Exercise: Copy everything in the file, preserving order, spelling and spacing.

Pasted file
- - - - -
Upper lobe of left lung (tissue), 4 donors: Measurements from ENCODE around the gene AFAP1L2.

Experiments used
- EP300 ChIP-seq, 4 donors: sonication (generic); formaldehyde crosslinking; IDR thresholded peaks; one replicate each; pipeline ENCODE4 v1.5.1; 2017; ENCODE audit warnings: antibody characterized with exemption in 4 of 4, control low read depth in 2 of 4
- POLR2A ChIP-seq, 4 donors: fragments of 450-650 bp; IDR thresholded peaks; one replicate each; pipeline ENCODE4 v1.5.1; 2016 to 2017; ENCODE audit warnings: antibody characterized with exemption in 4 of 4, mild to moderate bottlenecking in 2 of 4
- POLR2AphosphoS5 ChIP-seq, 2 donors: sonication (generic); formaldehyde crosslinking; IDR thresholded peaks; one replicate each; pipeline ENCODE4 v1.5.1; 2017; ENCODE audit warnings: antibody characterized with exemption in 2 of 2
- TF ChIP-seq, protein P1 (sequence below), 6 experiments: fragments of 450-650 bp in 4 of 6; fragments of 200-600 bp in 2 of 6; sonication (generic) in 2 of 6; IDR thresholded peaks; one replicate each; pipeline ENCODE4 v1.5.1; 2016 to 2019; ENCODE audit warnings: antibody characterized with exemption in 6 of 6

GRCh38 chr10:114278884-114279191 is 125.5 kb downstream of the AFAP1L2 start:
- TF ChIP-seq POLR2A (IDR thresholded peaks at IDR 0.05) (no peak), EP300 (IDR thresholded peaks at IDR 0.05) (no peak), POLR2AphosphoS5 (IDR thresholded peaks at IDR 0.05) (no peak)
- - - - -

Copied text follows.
Upper lobe of left lung (tissue), 4 donors: Measurements from ENCODE around the gene AFAP1L2.

Experiments used
- EP300 ChIP-seq, 4 donors: sonication (generic); formaldehyde crosslinking; IDR thresholded peaks; one replicate each; pipeline ENCODE4 v1.5.1; 2017; ENCODE audit warnings: antibody characterized with exemption in 4 of 4, control low read depth in 2 of 4
- POLR2A ChIP-seq, 4 donors: fragments of 450-650 bp; IDR thresholded peaks; one replicate each; pipeline ENCODE4 v1.5.1; 2016 to 2017; ENCODE audit warnings: antibody characterized with exemption in 4 of 4, mild to moderate bottlenecking in 2 of 4
- POLR2AphosphoS5 ChIP-seq, 2 donors: sonication (generic); formaldehyde crosslinking; IDR thresholded peaks; one replicate each; pipeline ENCODE4 v1.5.1; 2017; ENCODE audit warnings: antibody characterized with exemption in 2 of 2
- TF ChIP-seq, protein P1 (sequence below), 6 experiments: fragments of 450-650 bp in 4 of 6; fragments of 200-600 bp in 2 of 6; sonication (generic) in 2 of 6; IDR thresholded peaks; one replicate each; pipeline ENCODE4 v1.5.1; 2016 to 2019; ENCODE audit warnings: antibody characterized with exemption in 6 of 6

GRCh38 chr10:114278884-114279191 is 125.5 kb downstream of the AFAP1L2 start:
- TF ChIP-seq POLR2A (IDR thresholded peaks at IDR 0.05) (no peak), EP300 (IDR thresholded peaks at IDR 0.05) (no peak), POLR2AphosphoS5 (IDR thresholded peaks at IDR 0.05) (no peak)